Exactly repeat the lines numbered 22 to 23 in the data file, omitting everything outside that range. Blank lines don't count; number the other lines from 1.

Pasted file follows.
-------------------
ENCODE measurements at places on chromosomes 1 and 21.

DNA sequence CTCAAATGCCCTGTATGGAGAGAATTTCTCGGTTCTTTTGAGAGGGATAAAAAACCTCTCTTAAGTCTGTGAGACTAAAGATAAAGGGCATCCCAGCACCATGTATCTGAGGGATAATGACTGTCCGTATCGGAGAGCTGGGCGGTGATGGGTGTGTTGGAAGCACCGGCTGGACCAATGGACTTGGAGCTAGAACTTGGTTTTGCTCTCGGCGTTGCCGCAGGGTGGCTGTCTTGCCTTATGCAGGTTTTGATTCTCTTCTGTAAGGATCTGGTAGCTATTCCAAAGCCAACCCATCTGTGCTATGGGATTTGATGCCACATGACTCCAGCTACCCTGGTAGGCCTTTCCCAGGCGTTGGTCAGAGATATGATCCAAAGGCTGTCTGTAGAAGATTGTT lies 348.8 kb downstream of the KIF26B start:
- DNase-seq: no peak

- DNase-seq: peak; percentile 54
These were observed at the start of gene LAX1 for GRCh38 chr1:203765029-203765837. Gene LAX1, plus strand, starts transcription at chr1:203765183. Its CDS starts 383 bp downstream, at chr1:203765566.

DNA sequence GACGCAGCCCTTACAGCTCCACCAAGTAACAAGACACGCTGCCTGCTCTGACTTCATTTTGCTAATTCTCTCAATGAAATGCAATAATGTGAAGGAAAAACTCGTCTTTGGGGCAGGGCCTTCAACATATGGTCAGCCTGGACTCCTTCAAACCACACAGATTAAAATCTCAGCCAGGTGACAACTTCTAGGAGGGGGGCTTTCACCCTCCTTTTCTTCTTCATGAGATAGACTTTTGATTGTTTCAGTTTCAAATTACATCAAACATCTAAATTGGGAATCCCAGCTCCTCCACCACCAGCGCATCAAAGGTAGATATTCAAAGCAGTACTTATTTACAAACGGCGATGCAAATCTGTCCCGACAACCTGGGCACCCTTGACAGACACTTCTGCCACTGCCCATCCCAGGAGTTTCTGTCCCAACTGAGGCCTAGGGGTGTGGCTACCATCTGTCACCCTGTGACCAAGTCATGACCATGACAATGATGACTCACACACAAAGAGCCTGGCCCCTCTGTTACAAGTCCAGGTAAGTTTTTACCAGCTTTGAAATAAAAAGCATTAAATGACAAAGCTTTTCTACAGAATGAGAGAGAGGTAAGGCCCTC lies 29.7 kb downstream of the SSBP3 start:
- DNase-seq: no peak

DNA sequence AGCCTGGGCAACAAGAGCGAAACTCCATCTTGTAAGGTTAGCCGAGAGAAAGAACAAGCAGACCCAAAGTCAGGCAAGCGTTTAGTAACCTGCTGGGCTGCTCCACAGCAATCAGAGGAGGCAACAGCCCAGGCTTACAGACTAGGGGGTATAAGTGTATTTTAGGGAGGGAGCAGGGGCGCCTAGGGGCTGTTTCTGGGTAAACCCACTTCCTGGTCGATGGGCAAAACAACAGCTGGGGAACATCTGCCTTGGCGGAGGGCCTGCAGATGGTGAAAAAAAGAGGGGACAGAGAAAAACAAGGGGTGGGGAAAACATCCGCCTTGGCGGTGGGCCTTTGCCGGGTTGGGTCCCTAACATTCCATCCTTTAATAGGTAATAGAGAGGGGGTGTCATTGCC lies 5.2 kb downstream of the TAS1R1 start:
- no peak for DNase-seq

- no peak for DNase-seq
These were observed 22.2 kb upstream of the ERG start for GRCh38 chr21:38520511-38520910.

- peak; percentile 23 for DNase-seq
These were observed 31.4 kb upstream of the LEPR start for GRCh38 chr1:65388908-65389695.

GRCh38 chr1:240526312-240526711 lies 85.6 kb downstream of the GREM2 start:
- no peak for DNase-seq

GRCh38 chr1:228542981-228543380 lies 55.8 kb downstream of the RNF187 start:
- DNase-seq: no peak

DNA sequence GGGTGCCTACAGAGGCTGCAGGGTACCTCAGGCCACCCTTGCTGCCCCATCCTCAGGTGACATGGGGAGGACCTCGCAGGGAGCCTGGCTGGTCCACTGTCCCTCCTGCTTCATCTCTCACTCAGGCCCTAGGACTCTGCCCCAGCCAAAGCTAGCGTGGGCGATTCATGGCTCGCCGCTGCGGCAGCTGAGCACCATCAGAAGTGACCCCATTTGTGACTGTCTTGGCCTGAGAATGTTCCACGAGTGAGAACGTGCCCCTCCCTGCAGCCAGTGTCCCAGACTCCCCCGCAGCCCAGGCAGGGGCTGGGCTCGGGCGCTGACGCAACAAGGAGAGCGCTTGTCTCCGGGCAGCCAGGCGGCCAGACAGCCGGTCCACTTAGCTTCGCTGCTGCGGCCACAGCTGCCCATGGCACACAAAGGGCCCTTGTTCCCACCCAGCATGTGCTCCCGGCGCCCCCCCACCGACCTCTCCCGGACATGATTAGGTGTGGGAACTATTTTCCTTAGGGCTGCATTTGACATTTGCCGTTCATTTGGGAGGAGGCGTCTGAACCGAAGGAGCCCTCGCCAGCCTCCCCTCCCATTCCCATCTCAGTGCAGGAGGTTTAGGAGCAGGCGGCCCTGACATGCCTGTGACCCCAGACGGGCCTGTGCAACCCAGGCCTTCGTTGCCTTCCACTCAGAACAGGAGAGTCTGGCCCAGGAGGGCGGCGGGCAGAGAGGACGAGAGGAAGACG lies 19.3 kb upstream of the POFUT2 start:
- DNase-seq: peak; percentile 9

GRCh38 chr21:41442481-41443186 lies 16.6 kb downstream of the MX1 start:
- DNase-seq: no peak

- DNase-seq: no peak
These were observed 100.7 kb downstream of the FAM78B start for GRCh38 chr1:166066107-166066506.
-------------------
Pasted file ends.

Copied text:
- DNase-seq: no peak
These were observed 100.7 kb downstream of the FAM78B start for GRCh38 chr1:166066107-166066506.